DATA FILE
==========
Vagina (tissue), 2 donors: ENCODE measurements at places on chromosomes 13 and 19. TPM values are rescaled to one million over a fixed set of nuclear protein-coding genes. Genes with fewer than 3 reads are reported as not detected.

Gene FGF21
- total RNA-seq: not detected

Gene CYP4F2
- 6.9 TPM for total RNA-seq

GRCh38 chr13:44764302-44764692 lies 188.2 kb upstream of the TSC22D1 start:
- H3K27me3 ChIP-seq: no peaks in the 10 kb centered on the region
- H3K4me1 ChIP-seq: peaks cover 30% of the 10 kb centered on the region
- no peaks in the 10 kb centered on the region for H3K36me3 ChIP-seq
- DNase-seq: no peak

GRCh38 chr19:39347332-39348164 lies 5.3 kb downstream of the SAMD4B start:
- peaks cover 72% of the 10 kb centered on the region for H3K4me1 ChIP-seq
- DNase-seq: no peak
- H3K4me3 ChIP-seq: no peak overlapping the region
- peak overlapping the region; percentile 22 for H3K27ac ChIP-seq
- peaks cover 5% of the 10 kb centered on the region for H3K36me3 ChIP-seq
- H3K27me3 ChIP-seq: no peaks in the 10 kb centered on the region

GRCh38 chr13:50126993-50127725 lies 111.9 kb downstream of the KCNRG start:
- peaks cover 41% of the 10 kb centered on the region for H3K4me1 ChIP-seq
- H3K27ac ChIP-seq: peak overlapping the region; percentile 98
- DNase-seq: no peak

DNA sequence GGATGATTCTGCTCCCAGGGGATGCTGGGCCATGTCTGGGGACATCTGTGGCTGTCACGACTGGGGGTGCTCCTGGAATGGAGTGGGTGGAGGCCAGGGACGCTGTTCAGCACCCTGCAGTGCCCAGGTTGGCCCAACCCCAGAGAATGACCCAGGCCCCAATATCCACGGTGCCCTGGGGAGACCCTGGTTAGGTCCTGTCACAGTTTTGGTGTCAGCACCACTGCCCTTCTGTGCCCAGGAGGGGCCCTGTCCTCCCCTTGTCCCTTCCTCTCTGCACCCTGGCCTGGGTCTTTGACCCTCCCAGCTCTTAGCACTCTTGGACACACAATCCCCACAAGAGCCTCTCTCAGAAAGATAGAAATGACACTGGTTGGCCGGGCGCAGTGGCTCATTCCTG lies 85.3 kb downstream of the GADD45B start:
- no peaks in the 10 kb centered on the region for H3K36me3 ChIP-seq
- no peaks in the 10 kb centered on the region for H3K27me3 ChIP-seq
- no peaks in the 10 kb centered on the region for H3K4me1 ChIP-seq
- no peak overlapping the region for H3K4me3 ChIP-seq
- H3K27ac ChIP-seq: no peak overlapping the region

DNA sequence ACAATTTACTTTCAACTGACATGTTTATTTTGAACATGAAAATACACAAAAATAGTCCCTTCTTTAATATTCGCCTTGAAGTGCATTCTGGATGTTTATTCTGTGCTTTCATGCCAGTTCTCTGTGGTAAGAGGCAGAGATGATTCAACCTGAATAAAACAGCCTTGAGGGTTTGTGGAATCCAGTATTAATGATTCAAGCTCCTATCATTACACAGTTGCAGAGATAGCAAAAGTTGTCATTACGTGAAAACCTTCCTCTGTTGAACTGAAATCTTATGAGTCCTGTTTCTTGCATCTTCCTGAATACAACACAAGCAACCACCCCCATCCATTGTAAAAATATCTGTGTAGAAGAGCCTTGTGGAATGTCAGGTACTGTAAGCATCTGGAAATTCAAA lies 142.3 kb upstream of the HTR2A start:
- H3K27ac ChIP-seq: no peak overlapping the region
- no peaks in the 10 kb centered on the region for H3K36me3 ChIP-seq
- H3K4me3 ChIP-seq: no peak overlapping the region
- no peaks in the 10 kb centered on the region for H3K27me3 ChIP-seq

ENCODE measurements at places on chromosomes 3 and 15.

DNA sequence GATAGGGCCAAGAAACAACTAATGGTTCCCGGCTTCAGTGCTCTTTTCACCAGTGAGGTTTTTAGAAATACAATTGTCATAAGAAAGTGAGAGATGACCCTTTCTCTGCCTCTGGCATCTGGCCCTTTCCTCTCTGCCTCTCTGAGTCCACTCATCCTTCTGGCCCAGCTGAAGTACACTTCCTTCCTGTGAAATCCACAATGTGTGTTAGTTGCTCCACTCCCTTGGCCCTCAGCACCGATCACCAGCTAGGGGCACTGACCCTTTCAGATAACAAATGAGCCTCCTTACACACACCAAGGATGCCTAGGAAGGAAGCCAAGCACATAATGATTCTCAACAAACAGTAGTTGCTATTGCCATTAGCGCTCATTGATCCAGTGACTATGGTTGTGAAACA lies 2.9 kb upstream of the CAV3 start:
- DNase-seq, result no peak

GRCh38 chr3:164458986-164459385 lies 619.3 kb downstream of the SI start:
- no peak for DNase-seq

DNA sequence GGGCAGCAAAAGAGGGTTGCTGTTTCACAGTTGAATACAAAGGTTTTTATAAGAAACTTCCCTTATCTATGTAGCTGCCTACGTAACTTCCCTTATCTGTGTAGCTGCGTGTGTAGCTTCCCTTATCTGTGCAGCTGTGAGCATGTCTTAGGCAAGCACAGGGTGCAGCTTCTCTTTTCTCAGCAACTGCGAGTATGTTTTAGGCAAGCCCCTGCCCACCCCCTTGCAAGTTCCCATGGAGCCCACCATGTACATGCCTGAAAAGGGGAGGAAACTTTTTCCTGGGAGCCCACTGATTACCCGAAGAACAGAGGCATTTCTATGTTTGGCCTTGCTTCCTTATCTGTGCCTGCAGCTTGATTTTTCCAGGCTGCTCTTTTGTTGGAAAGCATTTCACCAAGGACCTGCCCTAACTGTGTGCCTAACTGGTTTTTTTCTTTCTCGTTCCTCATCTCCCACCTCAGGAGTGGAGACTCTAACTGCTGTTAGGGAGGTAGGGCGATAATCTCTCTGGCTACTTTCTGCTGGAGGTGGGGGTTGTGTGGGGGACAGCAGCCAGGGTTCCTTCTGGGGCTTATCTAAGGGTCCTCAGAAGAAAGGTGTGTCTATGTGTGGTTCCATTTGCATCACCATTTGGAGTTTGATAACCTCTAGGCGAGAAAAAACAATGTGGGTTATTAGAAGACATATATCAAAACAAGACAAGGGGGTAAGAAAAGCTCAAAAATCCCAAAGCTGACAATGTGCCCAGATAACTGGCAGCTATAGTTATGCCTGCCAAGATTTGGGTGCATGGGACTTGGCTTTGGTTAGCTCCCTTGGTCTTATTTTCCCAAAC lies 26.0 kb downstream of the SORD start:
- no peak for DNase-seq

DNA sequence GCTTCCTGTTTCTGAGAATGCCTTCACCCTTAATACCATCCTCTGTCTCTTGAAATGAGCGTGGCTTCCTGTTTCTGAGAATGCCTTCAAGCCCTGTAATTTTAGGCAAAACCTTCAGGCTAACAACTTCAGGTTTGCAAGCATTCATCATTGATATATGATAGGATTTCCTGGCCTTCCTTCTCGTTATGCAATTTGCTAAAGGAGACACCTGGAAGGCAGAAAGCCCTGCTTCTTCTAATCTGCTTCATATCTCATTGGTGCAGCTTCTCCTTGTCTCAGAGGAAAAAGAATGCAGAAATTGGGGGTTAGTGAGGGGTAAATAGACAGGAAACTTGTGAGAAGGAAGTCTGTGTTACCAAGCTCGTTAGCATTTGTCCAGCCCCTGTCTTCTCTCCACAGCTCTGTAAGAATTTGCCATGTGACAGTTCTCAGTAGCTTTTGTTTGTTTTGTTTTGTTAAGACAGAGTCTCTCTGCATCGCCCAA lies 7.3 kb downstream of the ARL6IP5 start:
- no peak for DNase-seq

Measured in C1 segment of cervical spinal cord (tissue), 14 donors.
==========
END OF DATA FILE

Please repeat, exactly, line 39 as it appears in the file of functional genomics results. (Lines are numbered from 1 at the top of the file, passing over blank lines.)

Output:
- no peak for DNase-seq